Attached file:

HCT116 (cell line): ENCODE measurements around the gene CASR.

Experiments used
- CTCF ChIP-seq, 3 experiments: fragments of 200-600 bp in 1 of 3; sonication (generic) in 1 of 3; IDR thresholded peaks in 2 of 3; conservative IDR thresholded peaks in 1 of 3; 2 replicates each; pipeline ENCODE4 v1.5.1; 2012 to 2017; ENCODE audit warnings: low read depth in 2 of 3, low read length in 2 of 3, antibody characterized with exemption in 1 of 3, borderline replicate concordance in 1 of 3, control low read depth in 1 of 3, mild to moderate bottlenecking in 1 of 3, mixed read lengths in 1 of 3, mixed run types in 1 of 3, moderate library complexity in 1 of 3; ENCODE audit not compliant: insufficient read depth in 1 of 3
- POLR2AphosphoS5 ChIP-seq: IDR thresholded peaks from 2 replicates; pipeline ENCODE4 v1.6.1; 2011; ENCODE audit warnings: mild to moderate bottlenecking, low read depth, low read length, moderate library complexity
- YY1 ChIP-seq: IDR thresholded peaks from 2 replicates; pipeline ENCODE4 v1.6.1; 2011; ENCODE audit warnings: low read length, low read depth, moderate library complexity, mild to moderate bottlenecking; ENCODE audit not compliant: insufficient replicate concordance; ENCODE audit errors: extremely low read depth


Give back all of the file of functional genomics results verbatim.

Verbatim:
HCT116 (cell line): ENCODE measurements around the gene CASR.

Experiments used
- CTCF ChIP-seq, 3 experiments: fragments of 200-600 bp in 1 of 3; sonication (generic) in 1 of 3; IDR thresholded peaks in 2 of 3; conservative IDR thresholded peaks in 1 of 3; 2 replicates each; pipeline ENCODE4 v1.5.1; 2012 to 2017; ENCODE audit warnings: low read depth in 2 of 3, low read length in 2 of 3, antibody characterized with exemption in 1 of 3, borderline replicate concordance in 1 of 3, control low read depth in 1 of 3, mild to moderate bottlenecking in 1 of 3, mixed read lengths in 1 of 3, mixed run types in 1 of 3, moderate library complexity in 1 of 3; ENCODE audit not compliant: insufficient read depth in 1 of 3
- POLR2AphosphoS5 ChIP-seq: IDR thresholded peaks from 2 replicates; pipeline ENCODE4 v1.6.1; 2011; ENCODE audit warnings: mild to moderate bottlenecking, low read depth, low read length, moderate library complexity
- YY1 ChIP-seq: IDR thresholded peaks from 2 replicates; pipeline ENCODE4 v1.6.1; 2011; ENCODE audit warnings: low read length, low read depth, moderate library complexity, mild to moderate bottlenecking; ENCODE audit not compliant: insufficient replicate concordance; ENCODE audit errors: extremely low read depth